Bacteria. Eurgh. Microscopic bugs that we can’t live without. Icky as it is to contemplate (or amazing, if you’re one of those microbiology-fetishist sorts like Mr AllInTheGenes) the human body is home to bazillions of bacteria. That’s right, bazillions. On our skin, in our guts, in our mouths (eurgh eurgh), we wouldn’t function without these tiny troopers. The yoghurt adverts call these our ‘good’ bacteria. But for every Luke Skywalker there’s a Darth Vader — getting infected with ‘bad’ bacteria can cause food poisoning and meningitis and septicaemia and pneumonia and… you get the picture. What’s more, even the good bacteria can turn against us, Anakin Skywalker style, if they find themselves in the wrong part of the body, or if something happens that gives them an advantage over their neighbours. At the moment, we combat unwanted bacteria with antibiotics: compounds that stop the bugs from functioning properly. But as you are probably aware, a crisis is looming. The drugs have stopped working.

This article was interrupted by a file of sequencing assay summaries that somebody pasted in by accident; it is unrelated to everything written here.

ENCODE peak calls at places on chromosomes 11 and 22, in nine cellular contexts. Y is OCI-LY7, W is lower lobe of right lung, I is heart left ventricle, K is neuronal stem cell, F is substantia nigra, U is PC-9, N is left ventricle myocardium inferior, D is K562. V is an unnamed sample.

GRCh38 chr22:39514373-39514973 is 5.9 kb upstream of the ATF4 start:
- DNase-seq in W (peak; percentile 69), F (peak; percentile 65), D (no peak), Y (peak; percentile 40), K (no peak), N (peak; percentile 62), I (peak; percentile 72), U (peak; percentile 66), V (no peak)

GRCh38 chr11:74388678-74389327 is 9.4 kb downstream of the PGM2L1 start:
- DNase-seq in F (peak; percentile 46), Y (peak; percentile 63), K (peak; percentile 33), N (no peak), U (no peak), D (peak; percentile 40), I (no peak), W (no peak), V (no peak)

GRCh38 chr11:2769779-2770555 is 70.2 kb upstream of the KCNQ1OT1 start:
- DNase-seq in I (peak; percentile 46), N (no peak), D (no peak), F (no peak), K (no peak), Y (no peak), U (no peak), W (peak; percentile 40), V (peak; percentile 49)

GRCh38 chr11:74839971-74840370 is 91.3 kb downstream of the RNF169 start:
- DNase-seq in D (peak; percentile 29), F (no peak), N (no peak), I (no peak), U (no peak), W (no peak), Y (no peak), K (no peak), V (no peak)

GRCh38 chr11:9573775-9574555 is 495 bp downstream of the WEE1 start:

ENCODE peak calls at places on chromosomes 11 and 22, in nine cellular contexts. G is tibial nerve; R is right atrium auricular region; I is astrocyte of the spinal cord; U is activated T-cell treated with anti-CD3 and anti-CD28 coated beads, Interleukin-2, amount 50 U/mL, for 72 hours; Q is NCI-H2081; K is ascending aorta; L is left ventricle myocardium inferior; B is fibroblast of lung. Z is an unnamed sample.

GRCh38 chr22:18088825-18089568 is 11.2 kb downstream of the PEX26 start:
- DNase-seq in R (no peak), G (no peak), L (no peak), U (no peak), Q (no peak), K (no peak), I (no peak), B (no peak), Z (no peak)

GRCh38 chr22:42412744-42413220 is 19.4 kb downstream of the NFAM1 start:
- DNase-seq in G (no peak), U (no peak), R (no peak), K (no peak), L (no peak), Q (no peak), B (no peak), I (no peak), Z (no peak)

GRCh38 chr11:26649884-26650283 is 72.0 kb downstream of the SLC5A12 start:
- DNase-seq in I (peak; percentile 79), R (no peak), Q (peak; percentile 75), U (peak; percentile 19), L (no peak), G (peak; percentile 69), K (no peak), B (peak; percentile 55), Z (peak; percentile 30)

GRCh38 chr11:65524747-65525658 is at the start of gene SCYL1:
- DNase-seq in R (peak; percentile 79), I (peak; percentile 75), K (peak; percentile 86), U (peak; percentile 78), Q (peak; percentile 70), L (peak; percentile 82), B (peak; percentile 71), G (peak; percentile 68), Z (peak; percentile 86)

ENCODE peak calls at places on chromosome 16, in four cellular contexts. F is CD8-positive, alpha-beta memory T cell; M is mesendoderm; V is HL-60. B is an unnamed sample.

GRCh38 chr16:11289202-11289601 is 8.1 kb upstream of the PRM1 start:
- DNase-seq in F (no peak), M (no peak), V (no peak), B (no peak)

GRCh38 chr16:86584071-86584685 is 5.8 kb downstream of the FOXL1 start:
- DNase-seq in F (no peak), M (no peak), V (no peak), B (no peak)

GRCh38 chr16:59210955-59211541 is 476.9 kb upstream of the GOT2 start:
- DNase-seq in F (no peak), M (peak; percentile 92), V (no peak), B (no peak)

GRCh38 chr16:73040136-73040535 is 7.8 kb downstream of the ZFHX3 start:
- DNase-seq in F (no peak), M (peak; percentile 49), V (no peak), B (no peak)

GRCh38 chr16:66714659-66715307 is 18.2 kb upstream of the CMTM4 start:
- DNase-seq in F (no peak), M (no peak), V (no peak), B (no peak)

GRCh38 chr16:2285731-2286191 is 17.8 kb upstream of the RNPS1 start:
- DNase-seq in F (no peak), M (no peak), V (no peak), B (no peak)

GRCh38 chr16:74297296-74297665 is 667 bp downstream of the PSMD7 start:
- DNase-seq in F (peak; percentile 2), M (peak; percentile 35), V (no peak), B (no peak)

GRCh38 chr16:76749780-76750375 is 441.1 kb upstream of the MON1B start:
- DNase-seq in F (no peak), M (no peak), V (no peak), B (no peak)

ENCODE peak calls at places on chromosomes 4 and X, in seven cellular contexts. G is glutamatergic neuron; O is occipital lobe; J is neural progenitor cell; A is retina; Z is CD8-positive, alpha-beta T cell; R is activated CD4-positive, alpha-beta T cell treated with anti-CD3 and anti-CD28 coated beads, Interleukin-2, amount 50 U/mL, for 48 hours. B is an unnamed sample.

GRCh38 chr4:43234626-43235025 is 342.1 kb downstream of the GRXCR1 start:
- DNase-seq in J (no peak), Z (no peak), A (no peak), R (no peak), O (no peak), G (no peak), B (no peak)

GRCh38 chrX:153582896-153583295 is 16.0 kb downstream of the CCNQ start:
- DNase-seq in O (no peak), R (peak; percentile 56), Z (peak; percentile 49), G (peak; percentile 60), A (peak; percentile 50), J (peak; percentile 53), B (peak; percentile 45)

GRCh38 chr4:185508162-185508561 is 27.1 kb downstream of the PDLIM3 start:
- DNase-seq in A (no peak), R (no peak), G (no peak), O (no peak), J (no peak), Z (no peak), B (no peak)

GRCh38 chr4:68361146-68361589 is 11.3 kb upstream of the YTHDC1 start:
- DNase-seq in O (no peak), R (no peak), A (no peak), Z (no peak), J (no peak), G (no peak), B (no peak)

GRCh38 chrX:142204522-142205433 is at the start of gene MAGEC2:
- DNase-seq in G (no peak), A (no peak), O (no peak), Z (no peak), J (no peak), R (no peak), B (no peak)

Synthetic Biology was not a term I’d ever come across before my boyfriend announced he was taking a job working on it. So, being a curious type, I looked it up. According to syntheticbiology.org (the natural first calling point for lazy googlers) synthetic biology is A) the design and construction of new biological parts, devices, and systems, or B) the re-design of existing, natural biological systems for useful purposes. To translate from jargon, synthetic biologists aim to manipulate existing biological ‘parts’ and put them together in new ways to generate organisms with new functions. This still sounds pretty vague to me, but it’s important to pay attention to synthetic biology. Regardless of how familiar you are